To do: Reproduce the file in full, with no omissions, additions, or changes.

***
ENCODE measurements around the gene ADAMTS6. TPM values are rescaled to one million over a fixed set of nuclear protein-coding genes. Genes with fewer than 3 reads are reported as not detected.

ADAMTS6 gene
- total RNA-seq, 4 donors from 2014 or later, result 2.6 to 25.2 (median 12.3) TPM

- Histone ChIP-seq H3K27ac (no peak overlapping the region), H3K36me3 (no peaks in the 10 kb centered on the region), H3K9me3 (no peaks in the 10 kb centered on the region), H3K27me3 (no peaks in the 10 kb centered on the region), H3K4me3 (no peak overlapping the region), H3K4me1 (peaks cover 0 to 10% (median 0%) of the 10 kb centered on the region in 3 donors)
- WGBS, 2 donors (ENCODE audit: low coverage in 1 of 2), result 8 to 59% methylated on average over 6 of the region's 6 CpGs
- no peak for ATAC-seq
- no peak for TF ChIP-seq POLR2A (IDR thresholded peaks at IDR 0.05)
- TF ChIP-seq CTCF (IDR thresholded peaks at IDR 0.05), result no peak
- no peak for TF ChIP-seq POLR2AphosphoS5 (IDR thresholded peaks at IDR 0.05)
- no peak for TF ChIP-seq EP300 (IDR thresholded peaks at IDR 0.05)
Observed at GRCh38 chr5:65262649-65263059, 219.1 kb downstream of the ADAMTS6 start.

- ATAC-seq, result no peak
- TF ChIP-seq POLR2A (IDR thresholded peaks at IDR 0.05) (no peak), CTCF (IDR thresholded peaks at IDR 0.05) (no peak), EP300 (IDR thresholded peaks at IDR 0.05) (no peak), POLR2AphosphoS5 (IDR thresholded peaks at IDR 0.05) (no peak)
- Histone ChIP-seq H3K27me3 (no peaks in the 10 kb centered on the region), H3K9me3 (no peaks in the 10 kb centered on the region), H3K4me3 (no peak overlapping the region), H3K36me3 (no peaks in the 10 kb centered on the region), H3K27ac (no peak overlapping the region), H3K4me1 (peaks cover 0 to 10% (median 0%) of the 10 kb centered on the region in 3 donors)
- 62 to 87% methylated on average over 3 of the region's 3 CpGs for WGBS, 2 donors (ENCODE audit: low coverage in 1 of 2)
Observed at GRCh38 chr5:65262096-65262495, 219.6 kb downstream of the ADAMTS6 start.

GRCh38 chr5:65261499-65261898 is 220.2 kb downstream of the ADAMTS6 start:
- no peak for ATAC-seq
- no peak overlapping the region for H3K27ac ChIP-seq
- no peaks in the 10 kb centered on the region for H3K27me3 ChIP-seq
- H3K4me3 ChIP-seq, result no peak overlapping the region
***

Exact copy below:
ENCODE measurements around the gene ADAMTS6. TPM values are rescaled to one million over a fixed set of nuclear protein-coding genes. Genes with fewer than 3 reads are reported as not detected.

ADAMTS6 gene
- total RNA-seq, 4 donors from 2014 or later, result 2.6 to 25.2 (median 12.3) TPM

- Histone ChIP-seq H3K27ac (no peak overlapping the region), H3K36me3 (no peaks in the 10 kb centered on the region), H3K9me3 (no peaks in the 10 kb centered on the region), H3K27me3 (no peaks in the 10 kb centered on the region), H3K4me3 (no peak overlapping the region), H3K4me1 (peaks cover 0 to 10% (median 0%) of the 10 kb centered on the region in 3 donors)
- WGBS, 2 donors (ENCODE audit: low coverage in 1 of 2), result 8 to 59% methylated on average over 6 of the region's 6 CpGs
- no peak for ATAC-seq
- no peak for TF ChIP-seq POLR2A (IDR thresholded peaks at IDR 0.05)
- TF ChIP-seq CTCF (IDR thresholded peaks at IDR 0.05), result no peak
- no peak for TF ChIP-seq POLR2AphosphoS5 (IDR thresholded peaks at IDR 0.05)
- no peak for TF ChIP-seq EP300 (IDR thresholded peaks at IDR 0.05)
Observed at GRCh38 chr5:65262649-65263059, 219.1 kb downstream of the ADAMTS6 start.

- ATAC-seq, result no peak
- TF ChIP-seq POLR2A (IDR thresholded peaks at IDR 0.05) (no peak), CTCF (IDR thresholded peaks at IDR 0.05) (no peak), EP300 (IDR thresholded peaks at IDR 0.05) (no peak), POLR2AphosphoS5 (IDR thresholded peaks at IDR 0.05) (no peak)
- Histone ChIP-seq H3K27me3 (no peaks in the 10 kb centered on the region), H3K9me3 (no peaks in the 10 kb centered on the region), H3K4me3 (no peak overlapping the region), H3K36me3 (no peaks in the 10 kb centered on the region), H3K27ac (no peak overlapping the region), H3K4me1 (peaks cover 0 to 10% (median 0%) of the 10 kb centered on the region in 3 donors)
- 62 to 87% methylated on average over 3 of the region's 3 CpGs for WGBS, 2 donors (ENCODE audit: low coverage in 1 of 2)
Observed at GRCh38 chr5:65262096-65262495, 219.6 kb downstream of the ADAMTS6 start.

GRCh38 chr5:65261499-65261898 is 220.2 kb downstream of the ADAMTS6 start:
- no peak for ATAC-seq
- no peak overlapping the region for H3K27ac ChIP-seq
- no peaks in the 10 kb centered on the region for H3K27me3 ChIP-seq
- H3K4me3 ChIP-seq, result no peak overlapping the region